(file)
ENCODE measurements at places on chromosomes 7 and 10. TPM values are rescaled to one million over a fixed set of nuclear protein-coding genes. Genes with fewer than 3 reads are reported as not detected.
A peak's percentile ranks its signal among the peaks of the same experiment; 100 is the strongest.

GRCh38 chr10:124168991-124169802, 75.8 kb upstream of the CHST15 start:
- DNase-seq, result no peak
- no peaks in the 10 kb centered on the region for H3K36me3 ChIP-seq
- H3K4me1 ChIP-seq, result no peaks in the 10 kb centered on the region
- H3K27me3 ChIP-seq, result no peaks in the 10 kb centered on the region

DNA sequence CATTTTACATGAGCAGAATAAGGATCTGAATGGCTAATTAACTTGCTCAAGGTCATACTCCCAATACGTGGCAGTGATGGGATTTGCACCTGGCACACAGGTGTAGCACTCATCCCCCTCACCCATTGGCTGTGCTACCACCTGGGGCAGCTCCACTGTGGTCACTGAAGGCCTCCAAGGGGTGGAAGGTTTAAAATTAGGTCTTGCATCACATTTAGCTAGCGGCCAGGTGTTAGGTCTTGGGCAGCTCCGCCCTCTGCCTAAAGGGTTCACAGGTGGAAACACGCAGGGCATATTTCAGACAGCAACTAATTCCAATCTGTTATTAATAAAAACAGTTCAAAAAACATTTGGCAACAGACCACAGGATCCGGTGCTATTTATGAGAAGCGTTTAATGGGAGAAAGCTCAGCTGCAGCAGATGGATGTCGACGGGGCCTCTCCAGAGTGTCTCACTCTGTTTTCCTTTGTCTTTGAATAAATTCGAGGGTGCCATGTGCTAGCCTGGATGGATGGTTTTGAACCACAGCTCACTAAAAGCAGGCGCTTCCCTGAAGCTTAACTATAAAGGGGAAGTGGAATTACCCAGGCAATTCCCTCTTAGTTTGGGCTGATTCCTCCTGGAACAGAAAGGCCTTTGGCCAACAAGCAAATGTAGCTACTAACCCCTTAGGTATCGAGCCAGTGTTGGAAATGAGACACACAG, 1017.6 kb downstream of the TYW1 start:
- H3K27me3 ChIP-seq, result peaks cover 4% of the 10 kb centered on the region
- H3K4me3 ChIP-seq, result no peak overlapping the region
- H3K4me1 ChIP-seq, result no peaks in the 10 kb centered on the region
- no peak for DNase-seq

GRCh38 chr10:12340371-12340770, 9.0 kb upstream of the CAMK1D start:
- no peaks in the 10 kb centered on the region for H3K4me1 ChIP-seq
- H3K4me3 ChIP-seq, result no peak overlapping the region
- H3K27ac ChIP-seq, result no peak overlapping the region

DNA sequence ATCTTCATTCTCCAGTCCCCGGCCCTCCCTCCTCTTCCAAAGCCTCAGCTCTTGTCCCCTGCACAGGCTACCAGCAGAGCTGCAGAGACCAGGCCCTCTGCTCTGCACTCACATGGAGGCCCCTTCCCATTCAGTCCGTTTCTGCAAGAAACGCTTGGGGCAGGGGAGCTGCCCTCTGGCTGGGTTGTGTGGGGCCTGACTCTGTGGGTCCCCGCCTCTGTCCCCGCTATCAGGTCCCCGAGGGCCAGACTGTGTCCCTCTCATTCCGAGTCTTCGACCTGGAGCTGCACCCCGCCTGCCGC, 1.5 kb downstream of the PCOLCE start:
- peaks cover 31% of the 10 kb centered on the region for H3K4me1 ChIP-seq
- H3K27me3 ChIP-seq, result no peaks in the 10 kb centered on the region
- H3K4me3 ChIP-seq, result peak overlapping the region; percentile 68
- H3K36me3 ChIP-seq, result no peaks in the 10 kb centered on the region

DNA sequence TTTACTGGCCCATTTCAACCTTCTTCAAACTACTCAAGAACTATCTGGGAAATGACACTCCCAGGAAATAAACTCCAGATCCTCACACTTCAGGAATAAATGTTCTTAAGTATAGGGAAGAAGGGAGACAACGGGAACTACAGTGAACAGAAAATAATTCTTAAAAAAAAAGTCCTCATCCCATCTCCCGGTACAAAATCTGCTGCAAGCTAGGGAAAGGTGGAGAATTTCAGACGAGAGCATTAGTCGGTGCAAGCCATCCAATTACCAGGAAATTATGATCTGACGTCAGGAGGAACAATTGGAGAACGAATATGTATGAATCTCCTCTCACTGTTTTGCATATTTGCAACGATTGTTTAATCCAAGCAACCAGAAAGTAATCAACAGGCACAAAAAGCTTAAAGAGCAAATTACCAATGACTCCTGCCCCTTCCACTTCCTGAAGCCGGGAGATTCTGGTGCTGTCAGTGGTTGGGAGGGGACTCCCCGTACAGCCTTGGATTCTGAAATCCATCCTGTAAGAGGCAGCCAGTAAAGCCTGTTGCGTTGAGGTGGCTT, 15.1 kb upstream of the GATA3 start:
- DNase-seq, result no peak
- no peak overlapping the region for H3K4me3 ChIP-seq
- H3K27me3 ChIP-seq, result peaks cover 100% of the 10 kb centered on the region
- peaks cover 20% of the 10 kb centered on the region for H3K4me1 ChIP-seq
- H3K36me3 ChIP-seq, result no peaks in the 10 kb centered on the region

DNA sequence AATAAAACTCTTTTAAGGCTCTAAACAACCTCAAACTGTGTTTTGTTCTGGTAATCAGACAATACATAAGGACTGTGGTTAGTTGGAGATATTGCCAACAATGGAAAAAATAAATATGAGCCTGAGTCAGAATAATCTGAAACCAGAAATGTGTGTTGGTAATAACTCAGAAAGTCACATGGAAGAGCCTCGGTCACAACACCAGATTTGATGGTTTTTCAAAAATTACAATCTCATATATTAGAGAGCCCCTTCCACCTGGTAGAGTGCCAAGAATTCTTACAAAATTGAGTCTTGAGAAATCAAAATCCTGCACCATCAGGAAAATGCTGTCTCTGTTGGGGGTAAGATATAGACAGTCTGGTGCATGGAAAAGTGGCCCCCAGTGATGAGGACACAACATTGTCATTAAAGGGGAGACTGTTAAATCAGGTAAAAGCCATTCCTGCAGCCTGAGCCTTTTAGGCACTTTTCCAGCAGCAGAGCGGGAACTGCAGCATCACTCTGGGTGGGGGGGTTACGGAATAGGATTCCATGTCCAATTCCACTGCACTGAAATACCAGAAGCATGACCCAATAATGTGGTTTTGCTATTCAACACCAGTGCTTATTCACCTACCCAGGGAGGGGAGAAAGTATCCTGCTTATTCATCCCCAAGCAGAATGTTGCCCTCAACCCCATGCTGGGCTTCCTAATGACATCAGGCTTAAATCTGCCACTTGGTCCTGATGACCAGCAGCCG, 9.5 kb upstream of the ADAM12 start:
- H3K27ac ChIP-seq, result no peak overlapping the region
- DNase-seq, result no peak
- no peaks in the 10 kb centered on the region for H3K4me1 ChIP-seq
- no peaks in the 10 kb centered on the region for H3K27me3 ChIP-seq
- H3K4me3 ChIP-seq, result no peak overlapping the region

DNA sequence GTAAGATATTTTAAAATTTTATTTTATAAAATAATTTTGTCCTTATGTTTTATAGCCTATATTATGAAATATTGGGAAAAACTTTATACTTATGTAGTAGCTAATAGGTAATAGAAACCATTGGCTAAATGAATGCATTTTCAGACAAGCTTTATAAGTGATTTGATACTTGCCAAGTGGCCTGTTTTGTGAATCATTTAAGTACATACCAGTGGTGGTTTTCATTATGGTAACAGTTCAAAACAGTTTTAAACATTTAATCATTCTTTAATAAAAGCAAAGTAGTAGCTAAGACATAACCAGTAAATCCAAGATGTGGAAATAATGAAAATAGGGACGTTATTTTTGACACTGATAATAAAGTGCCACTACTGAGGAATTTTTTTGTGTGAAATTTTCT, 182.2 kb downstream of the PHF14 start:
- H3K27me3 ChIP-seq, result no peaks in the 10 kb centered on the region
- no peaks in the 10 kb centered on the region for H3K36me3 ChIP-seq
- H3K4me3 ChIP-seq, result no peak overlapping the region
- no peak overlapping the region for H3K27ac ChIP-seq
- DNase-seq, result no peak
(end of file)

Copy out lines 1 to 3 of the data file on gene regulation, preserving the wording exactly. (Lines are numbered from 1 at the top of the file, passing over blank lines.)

ENCODE measurements at places on chromosomes 7 and 10. TPM values are rescaled to one million over a fixed set of nuclear protein-coding genes. Genes with fewer than 3 reads are reported as not detected.
A peak's percentile ranks its signal among the peaks of the same experiment; 100 is the strongest.

GRCh38 chr10:124168991-124169802, 75.8 kb upstream of the CHST15 start: